″The Protection of Human Rights is Endangered″ | Europe| News and current affairs from around the continent | DW | 08.04.2006
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"The Protection of Human Rights is Endangered"

Thomas Hammarberg has taken over as the Council of Europe's chief human rights envoy. In an interview with DW-WORLD, he warns of the fight against terror's threat to human rights.


Hammarberg will not leave a stone unturned when it comes to human rights in Europe

DW-WORLD: What are your plans for your term as Commissioner for Human Rights?

Thomas Hammarberg: One emphasis will be on defending human rights in times of terrorism. The protection of human rights is very endangered when governments take action against terrorism. There's also a lot to do, for example, to safeguard comprehensive human rights for people with disabilities. A further urgent issue is the treatment of Roma in some European countries.

What are you going to do differently than your predecessor Alvaro Gil-Robles?

He did outstanding work and it is essential that I carry on what he began. He visited 35 of the 46 member states in the Council of Europe and put together expert reports. I will go to the outstanding countries -- Germany is one of them -- and report on the human rights situation there. Subsequently, I will call on those countries my predecessor visited and report on the extent to which they have followed our recommendations.

Does a Commissioner for Human Rights even have power?

He has a certain power when he primarily communicates with non-governmental organizations and the ombudsman or the human rights commissioner on the national level in every country. The third point of contact is, of course, the media. These three play a significant role together. It is my intention to work more closely with them and to support their work. The Commissioner for Human Rights can thus be more than just a symbolic figure in Strasbourg.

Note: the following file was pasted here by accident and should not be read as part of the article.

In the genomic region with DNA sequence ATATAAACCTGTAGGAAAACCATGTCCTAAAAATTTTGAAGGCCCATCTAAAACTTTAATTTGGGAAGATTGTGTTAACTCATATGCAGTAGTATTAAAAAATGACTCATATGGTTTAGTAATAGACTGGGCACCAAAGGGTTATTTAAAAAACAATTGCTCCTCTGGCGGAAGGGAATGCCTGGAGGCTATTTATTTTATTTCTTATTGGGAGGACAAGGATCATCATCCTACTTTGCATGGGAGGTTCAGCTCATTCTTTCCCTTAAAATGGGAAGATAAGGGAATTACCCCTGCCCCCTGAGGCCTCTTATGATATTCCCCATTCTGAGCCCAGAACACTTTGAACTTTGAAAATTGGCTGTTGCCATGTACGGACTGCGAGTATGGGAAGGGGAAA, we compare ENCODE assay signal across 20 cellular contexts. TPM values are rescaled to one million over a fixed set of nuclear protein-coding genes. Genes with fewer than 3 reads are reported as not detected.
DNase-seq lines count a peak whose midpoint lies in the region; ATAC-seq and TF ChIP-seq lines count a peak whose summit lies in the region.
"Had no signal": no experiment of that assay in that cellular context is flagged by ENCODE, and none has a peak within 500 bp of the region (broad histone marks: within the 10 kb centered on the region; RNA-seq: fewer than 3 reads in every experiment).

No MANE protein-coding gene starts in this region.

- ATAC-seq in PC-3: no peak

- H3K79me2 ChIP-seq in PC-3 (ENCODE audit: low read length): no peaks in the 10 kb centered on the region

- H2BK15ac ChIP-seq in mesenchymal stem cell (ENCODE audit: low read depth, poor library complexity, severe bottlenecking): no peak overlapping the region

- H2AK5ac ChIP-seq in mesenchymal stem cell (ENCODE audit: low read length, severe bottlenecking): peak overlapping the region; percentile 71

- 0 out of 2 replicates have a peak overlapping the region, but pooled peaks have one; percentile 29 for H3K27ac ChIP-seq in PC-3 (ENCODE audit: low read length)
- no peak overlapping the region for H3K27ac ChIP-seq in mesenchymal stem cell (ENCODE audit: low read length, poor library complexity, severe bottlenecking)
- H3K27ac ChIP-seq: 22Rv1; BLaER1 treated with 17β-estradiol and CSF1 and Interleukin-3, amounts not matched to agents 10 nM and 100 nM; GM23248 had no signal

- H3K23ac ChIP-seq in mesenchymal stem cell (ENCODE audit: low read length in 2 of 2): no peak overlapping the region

What do you consider the biggest problems for your task?

I think it's currently xenophobia in Europe. People seem to be afraid of foreigners and suspicious of minorities. This is a warning signal. I hope that I can show with my work that these sentiments are not justified. It's important that all people in all societies have full human rights. This way, no divides can develop in a society, which make some people feel excluded and maybe even develop animosity towards the country in which they live.

What has been achieved through the position of the Commissioner for Human Rights?

Above all, recognition within governments that human rights are an important topic now exists -- that they have to be put on the political agenda and can no longer be ignored. If we can show that there are problems and refer to solid and independently researched facts, then we automatically have a basis for discussion with governments. My predecessor led a direct dialogue with most European governments, so that he could directly relay his recommendations to the right powers.

Click here to read about Hammarberg's assessment of the situation in Russia and intelligence activities in Europe.

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